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Brazilian Dental Journal

Print version ISSN 0103-6440On-line version ISSN 1806-4760

Braz. Dent. J. vol.20 no.4 Ribeirão Preto  2009 

Comparative study of tubular diameter and quantity for human and bovine dentin at different depths



Murilo Baena LopesI; Mário A. C. SinhoretiII; Alcides Gonini JúniorI; Simonides ConsaniII; John F. MccabeIII

IDepartment of Dentistry, Dental School, University of Northern Paraná, Londrina, PR, Brazil
IIDepartment of Restorative Dentistry, Piracicaba Dental School, State University of Campinas, Piracicaba, SP, Brazil
IIIDental Biomaterials Science Unit, School of Dental Sciences, University of Newcastle, Newcastle upon Tyne, UK





This study compared the tubular dimensions and distribution of human and bovine dentin. Ten human molars and 10 bovine incisors were ground with a high-speed handpiece to obtain 3 sections at different dentin depths (superficial, middle and deep). The specimens were sputter-coated with gold to be examined under scanning electron microscopy (SEM). Three SEM micrographs were recorded randomly for each dentin depth. The number of tubules was counted and the diameter of 5 tubules selected at random was measured in each SEM micrograph. Data were analyzed statistically by ANOVA and Tukey's test (a=0.05). In bovine teeth, superficial dentin (4.21 μm) and middle dentin (3.98 μm) had a significantly greater (p<0.05) diameter than deep dentin (3.14 μm) tubules. In human teeth, superficial dentin tubule diameter (2.42 μm) was significantly smaller (p<0.05) than deep dentin (2.99 μm) and middle dentin (2.94 μm) tubule diameters, which did not differ significantly from each other (p>0.05). The number of tubules per square millimiter, regardless of the region, was significantly greater in human dentin (22,329) than in bovine dentin (15,964). There was a clear difference in tubule structure and morphology between human and bovine dentin.

KeyWords: dentin, tubules, human, bovine, morphology.


Este estudo comparou a dimensão e a distribuição tubular da dentina humana e bovina. Dez molares humanos e 10 incisivos bovinos foram desgastados com alta rotação para se obter 3 secções de diferentes profundidades de dentina (superficial, média e profunda). As amostras foram cobertas com ouro em um metalizador para a observavação em MEV. Três micrografias foram tiradas aleatoriamente para cada profundidade de dentina. O número de túbulos foi contado e o diâmetro de 5 túbulos selecionados aleatoriamente foi medido para cada micrografia. Os resultados foram submetidos à análise de variância e ao teste de Tukey (a=0.05). Em dente bovino, a dentina superficial (4,21 μm) e a dentina média (3,98 μm) apresentaram diâmetro estatisticamente superior (p<0,05) à dentina profunda (3,14 μm). Em dente humano, o diâmetro dos túbulos da dentina superficial (2,42 μm) mostrou-se significativamente menor que a dentina profunda (2,99 μm) e média, (2,94 μm) as quais não diferiram entre si. O numero de túbulos por mm2, independente da região, foi significativamente maior para a dentina humana (22,329) que para dentina bovina (15,964). Houve uma clara diferença na estrutura tubular e morfológica entre dentina humana e bovina.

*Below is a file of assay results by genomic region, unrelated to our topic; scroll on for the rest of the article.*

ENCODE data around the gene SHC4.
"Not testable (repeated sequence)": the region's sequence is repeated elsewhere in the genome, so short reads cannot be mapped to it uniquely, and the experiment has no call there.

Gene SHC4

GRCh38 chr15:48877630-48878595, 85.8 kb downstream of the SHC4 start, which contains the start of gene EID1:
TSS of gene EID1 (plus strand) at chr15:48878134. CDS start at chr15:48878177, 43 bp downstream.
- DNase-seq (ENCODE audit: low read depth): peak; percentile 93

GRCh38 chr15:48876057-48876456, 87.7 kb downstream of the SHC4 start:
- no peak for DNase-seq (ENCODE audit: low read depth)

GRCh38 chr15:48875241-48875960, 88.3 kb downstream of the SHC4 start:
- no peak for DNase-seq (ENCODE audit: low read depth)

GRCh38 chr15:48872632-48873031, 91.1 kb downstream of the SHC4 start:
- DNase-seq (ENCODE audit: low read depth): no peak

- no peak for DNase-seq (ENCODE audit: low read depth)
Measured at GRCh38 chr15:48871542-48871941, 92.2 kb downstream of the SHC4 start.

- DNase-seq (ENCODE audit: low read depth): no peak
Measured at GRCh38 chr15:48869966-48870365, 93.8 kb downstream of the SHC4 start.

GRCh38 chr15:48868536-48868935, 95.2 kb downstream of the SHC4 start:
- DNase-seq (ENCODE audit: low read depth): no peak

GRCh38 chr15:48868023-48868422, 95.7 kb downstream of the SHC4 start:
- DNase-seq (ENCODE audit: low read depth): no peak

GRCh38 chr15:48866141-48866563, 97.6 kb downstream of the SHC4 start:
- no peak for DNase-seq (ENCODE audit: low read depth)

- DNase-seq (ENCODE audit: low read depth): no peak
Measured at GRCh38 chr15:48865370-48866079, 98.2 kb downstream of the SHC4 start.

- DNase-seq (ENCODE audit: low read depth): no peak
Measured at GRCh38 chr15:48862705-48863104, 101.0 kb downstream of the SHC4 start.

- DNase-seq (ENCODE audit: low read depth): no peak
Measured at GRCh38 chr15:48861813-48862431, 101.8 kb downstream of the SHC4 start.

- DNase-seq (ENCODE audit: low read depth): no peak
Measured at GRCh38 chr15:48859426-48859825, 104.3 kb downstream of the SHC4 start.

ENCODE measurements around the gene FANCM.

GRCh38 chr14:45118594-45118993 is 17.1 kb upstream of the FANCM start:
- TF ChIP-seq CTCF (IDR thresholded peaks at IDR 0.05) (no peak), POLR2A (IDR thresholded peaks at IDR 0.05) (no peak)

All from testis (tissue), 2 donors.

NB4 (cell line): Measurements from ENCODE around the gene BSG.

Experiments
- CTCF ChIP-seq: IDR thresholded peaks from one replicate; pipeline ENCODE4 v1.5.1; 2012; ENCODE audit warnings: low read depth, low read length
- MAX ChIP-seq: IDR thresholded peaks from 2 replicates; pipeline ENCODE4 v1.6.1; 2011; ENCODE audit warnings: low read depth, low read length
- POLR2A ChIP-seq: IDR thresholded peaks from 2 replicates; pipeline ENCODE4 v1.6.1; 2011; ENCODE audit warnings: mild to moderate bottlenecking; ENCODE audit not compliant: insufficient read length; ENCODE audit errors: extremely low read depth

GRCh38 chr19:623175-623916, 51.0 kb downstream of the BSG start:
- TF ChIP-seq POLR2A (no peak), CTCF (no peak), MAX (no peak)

Currently, with the recent advances in dentistry, most restorative procedures involve an adhesive step. Researchers have used different substrates to simulate the clinical conditions in order to test the efficacy of adhesive materials in vitro. Human enamel and dentin are generally the substrates of choice in studies evaluating adhesive bond strength (1), but extracted human teeth are sometimes difficult to obtain for a number of reasons. Therefore, it has become necessary to consider alternative substrates. Investigators have turned to other mammalian teeth, such as bovine, ovine, equine and swine teeth, to provide sufficient amount of standardized material for their studies. These alternative substrates have been used in studies investigating caries-like lesions (2), microhardness and lesion depth studies (3) and adhesion of composite resins to enamel (4). The organic and inorganic components of bovine enamel (5) and its physical properties (6) have been investigated. Their size and availability make bovine incisors potentially useful for bond strength research (7). However, there is some concern about whether data obtained from bovine teeth can be applied to human teeth and therefore about their validity in a clinical situation (7).